It's hoping to recoup a "meaningful amount" of past payments.

RETROACTIVE NEGOTIATION. Tesla seems to have a weird understanding of the old adage "You have to spend money to make money." In order to look like it's making money, the company is asking for refunds on the money it's already spent — even though the people paid delivered on their part of the deal.

On Sunday, The Wall Street Journal reported that it had obtained a memo Tesla sent to one of its suppliers last week. In the memo, Tesla requested a refund on a "meaningful amount" of the money it had paid the supplier since 2016. The author of the memo, one of Tesla's global supply managers, wrote that the money was "essential" to Tesla's ability to continue operating and asked that the supplier view the refund as an "investment" that would allow Tesla and the supplier to continue to grow their relationship.

Though the memo claimed that all suppliers were receiving such refund requests, at least some contacted by The WSJ knew nothing about it.

HOW BIZARRE. A Tesla spokesperson doesn't seem to think Tesla's refund request is all that noteworthy. A Tesla spokesperson told Futurism: "Negotiation is a standard part of the procurement process, and now that we’re in a stronger position with Model 3 production ramping, it is a good time to improve our competitive advantage in this area. We’re focused on reaching a more sustainable long term cost basis, not just finding one-time reductions for this quarter, and that’s good for Tesla, our shareholders, and our suppliers who will also benefit from our increasing production volume and future growth opportunities."

Many of those outside the company, however, think it's downright bizarre. “I have never heard of that,” finance expert Ron Harbour told Bloomberg. “Suppliers have been asked for reductions, but going back for them in arrears reeks of desperation.”

It's also a pretty self-centered move, according to manufacturing consultant Dennis Virag. “It’s simply ludicrous, and it just shows that Tesla is desperate right now,” he told The WSJ. “They’re worried about their profitability, but they don’t care about their suppliers’ profitability.” (A Tesla spokesperson told Futurism that these negotiations will have no effect on the company's profitability for the third quarter.)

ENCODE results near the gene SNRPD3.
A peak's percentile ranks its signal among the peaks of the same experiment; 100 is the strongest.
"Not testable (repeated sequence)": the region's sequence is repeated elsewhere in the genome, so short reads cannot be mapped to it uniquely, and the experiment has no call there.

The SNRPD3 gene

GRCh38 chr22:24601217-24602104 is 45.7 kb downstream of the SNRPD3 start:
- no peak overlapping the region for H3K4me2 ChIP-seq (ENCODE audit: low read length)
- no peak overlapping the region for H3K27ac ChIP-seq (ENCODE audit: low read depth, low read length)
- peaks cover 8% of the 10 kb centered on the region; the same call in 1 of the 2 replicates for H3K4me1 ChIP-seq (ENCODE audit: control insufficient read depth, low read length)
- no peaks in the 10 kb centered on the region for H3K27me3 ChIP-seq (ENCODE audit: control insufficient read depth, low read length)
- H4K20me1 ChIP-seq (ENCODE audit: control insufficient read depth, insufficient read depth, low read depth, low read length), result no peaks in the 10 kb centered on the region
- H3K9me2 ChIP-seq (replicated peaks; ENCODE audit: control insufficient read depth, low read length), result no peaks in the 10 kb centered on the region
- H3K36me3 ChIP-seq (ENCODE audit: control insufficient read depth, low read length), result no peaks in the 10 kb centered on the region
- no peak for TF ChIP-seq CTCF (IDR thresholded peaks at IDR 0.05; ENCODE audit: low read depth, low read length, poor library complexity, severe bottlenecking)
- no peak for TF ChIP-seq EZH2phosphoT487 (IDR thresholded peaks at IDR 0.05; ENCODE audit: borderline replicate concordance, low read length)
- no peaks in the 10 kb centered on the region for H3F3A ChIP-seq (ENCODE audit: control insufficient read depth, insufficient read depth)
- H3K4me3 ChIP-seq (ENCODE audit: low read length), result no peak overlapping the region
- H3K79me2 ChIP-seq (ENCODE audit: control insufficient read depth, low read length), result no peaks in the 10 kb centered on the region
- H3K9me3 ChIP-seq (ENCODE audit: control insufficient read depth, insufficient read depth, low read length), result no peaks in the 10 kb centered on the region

TESLA'S WOES. Tesla's current financial woes center on its Model 3, with frequent production issues repeatedly pushing back deliveries of the vehicle. The company currently carries more than $10 billion in debt and has been beset by one controversy after another throughout 2018. Just last month, shareholders even held a vote to decide whether or not to let CEO Elon Musk retain his position as chairman (they ultimately decided to let him stay on in that role).

If the plan behind Tesla's refund request was to increase faith in the company as it continues to navigate the troubled waters of Model 3 production, it appears to be backfiring; Tesla's stock dropped by 4 percent Monday morning, even though the first reviews of the Model 3 have started rolling out and have been largely positive (including from the WSJ).

On August 1, Musk will update shareholders on Tesla's Q2 financial results, so he has just about a week to get the bad taste of Tesla's refund request out of shareholders' mouths. If he can't, it's not hard to imagine his role as chairman could once again be in jeopardy.

READ MORE: Tesla Asks Suppliers for Cash Back to Help Turn a Profit [The Wall Street Journal]

More on Model 3 production: In an Effort to Speed up Production, Tesla Is Assembling Model 3s in a Giant Tent

Editor's note 7/24/18 at 10:30 AM: This piece, including the headline, has been updated to include comments from a Tesla spokesperson and to accurately reflect the nature of those comments. 

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